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The Age of Democratic Capitalism is Over

Washington Post reviews three new books arguing this. Very convincing, except for the “over” part.

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4 Comments

  1. Nelson Villoria wrote:

    I believed that Venezuelans did not care about democracy, that for the middle class, as long as their consumerism was untouched, politics was unimportant. Yet, 10 years later, Chavez is still far from totally dominating the Venezuelan society — he got oil, he got charisma, he got money, he got the guns, but he can’t govern the country. True, he dispossessed the former middle class as part of his plan of empowering minorities. But opposition is always there, from the former middle class, the minorities supposed to be saved by socialism, army men and women that value institutions, middle class students, poor students… it seems, after all, that a genuine democratic spirit lives on, making every single year of Chavismo a struggle… thus, here you have, a small country always closer to socialism than to anything else, puts a huge fight against a Messiah… and, so it seems, this is hard to classify as a societal choice that drifts away from the west, as long as the west material perks are untouched. Or at least, I’d like to believe so.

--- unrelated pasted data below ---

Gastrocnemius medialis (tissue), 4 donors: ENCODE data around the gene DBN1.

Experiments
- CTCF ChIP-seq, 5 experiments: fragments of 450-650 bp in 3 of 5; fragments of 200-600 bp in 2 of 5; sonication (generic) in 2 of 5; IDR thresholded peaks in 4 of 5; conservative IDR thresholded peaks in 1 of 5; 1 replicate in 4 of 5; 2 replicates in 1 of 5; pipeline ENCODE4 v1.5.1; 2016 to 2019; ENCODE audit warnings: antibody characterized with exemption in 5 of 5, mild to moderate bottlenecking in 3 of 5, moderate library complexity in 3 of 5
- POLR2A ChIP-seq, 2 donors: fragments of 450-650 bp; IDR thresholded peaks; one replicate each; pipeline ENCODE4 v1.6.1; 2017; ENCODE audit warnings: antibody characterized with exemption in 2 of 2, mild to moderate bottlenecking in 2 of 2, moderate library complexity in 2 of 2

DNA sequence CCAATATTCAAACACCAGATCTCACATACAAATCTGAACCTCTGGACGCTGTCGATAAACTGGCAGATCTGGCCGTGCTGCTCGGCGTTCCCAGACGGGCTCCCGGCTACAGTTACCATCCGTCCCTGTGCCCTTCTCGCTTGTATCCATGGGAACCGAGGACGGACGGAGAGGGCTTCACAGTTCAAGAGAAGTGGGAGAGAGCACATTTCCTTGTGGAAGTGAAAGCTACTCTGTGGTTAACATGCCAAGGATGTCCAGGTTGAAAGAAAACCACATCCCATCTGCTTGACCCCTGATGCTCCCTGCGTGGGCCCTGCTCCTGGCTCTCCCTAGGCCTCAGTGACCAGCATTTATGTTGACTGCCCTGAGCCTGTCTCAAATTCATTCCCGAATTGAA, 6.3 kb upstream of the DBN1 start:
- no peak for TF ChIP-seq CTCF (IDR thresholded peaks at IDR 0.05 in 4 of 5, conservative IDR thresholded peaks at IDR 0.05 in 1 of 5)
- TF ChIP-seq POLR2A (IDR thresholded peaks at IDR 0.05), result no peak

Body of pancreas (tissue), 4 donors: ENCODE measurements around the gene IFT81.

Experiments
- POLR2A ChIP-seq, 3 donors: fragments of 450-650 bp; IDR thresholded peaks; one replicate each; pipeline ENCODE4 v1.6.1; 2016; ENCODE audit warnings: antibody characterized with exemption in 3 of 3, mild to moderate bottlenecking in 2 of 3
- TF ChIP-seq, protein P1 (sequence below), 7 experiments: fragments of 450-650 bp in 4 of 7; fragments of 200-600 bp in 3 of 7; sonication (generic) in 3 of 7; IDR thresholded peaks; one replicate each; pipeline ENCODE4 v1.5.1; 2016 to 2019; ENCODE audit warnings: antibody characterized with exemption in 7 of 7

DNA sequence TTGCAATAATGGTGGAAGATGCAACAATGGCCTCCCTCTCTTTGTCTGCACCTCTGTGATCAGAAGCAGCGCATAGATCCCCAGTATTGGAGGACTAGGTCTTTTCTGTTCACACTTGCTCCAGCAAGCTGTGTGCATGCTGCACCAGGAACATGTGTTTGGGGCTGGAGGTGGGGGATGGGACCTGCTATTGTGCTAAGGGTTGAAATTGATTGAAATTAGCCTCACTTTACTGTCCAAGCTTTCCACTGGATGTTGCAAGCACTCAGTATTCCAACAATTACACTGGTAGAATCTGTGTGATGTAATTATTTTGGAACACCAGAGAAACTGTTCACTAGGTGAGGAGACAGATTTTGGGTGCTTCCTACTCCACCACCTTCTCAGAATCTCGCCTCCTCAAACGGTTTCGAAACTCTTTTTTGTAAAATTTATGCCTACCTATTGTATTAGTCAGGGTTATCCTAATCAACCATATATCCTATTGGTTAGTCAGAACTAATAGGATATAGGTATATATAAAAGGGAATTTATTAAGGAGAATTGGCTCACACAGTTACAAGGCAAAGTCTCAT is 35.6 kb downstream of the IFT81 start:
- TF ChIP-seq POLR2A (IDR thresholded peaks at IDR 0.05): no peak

Posted May 29, 2010 at 9:54 pm | Permalink
  2. China is about as capitalist as the USA and Europe. Most of what socialism remains is merely pro forma – old bottles with old labels into which new wine has been poured, for example firms are still theoretically state owned but that are now subject to market discipline, and have to obtain private capital with private profits by selling shares to private investors.

    The lesson of China is not that western capitalism failed, but western democracy is failing, while western capitalism is doing very well. Similarly, the collapse of the western financial system was not a collapse of the whole financial system, but the collapse of that part of it that had government guarantees against collapse and government regulation to prevent businesses from making risky bets.

    Posted May 29, 2010 at 11:12 pm | Permalink
  3. Rebecca Burlingame wrote:

    To be perfectly honest I do not believe that we have even really tried democracy yet. What’s more, possibilities exist for a balance of direct democracy with the representational democracy that money will continue to provide. Direct democracy is possible through human skill.

    Posted June 2, 2010 at 5:39 pm | Permalink
  4. Tord Steiro wrote:
    Posted June 4, 2010 at 6:08 am | Permalink

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